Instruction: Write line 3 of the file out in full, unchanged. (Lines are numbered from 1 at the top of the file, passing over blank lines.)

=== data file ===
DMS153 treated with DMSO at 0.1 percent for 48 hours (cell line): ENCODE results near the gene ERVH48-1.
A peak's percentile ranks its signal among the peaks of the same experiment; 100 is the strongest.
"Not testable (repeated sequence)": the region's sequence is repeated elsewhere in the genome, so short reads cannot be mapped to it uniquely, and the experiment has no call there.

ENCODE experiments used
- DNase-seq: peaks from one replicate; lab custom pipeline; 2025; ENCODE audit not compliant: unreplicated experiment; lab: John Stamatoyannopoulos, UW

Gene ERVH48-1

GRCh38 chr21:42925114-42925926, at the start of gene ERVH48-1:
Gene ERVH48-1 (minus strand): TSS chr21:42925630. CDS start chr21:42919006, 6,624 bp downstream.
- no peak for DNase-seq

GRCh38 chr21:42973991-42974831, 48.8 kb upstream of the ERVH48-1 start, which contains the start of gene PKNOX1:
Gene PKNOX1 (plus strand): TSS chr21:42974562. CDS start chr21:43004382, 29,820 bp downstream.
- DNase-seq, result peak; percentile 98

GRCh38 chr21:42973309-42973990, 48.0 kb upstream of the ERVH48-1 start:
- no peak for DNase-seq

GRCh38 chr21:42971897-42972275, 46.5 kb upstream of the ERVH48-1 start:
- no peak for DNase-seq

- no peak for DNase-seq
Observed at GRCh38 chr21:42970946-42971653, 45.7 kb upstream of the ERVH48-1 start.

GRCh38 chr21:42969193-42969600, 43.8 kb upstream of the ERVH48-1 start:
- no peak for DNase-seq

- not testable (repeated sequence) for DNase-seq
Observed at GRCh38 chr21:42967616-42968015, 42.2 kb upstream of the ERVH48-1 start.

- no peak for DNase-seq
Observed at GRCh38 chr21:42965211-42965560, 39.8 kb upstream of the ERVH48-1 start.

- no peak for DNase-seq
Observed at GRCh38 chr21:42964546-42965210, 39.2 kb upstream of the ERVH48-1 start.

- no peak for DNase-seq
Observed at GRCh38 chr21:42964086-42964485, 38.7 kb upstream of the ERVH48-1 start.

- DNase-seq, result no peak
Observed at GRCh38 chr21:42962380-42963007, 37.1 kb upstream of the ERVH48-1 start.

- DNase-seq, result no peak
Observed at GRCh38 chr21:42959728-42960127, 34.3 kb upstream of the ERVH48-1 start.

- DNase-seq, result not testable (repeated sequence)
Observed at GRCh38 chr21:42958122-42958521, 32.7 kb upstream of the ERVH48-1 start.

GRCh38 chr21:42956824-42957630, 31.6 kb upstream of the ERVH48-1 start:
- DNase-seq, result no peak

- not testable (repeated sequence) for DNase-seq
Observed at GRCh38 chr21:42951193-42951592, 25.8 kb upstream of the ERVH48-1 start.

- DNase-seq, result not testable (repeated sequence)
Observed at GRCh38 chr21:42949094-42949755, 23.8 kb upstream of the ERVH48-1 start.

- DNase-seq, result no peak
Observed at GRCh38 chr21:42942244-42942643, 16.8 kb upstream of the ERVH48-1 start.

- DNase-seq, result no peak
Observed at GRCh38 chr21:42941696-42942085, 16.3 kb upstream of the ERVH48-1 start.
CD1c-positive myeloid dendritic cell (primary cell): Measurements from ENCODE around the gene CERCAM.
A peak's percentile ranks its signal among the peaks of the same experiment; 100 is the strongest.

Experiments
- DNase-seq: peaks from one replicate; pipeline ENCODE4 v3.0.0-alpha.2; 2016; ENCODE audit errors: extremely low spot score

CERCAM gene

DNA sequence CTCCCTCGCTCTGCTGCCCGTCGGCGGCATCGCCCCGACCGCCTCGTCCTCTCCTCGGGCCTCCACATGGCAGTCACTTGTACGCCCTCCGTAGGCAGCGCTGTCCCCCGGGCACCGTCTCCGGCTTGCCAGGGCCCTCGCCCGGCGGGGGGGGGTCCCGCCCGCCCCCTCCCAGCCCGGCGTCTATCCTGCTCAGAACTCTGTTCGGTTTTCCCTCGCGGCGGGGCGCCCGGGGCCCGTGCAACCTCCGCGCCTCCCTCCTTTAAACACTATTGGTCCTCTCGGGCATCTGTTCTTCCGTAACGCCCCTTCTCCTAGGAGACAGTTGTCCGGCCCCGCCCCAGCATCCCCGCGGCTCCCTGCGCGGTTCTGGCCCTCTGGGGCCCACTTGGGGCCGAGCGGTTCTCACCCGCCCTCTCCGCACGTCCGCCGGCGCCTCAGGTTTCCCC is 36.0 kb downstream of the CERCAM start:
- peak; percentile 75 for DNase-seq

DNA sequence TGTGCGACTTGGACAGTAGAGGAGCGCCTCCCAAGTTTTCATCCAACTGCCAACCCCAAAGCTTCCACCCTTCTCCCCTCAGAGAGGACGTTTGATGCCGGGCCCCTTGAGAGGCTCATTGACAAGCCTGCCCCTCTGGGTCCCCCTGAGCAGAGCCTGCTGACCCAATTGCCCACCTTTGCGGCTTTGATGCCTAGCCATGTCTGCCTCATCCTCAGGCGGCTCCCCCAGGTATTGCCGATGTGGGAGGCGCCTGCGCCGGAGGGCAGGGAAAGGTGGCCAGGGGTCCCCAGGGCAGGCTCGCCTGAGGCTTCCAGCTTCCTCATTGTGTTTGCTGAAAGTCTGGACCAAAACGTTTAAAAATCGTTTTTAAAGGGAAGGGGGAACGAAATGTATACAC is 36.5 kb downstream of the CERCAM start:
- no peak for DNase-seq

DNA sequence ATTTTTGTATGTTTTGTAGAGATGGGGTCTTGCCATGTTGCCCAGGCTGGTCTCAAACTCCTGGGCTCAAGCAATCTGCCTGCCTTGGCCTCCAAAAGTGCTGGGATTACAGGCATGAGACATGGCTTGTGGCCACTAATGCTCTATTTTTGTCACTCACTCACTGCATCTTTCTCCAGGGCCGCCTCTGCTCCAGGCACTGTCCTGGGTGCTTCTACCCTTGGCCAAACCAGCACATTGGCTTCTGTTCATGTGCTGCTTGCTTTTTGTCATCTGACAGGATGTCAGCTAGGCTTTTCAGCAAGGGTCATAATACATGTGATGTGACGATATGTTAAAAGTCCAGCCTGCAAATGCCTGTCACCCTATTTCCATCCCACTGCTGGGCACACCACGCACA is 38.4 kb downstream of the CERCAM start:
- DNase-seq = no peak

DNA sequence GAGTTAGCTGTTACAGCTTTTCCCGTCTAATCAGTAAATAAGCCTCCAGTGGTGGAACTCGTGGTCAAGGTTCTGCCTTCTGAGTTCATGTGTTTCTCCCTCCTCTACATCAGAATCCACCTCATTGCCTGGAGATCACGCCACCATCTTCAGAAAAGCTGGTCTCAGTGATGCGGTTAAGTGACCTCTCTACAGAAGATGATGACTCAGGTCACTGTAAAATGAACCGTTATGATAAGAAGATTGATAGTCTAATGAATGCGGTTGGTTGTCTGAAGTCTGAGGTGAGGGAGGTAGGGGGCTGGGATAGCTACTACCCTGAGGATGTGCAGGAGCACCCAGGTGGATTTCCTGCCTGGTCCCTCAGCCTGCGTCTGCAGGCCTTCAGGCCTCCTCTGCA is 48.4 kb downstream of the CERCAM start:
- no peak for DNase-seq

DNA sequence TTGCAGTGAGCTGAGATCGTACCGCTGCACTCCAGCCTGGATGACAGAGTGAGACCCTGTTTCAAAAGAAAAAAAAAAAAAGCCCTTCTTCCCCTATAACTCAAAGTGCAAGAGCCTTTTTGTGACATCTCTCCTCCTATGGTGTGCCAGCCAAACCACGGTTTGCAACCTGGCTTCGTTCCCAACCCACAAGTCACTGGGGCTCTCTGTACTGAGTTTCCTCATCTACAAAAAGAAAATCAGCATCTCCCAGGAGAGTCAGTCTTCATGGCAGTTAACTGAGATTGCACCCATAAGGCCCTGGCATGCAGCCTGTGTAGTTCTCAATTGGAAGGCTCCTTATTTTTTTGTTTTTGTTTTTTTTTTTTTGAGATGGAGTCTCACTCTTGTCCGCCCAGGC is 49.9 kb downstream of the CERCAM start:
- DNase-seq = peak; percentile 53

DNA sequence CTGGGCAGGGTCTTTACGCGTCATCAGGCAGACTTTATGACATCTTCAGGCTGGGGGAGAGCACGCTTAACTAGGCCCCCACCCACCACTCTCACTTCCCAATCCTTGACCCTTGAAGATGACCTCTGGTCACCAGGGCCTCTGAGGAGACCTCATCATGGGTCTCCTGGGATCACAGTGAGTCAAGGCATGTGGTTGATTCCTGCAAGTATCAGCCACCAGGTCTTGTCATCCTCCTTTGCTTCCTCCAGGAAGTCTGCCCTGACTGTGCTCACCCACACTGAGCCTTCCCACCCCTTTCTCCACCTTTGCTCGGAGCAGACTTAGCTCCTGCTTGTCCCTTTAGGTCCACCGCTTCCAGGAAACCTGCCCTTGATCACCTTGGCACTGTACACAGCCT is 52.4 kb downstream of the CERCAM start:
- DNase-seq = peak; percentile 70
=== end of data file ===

"Not testable (repeated sequence)": the region's sequence is repeated elsewhere in the genome, so short reads cannot be mapped to it uniquely, and the experiment has no call there.